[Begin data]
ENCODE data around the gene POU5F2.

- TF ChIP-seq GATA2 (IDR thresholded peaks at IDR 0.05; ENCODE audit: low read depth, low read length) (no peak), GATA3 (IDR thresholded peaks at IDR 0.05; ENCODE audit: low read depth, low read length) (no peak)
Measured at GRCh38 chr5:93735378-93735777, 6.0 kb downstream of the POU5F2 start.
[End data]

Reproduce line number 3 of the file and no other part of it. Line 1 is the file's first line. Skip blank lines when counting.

Measured at GRCh38 chr5:93735378-93735777, 6.0 kb downstream of the POU5F2 start.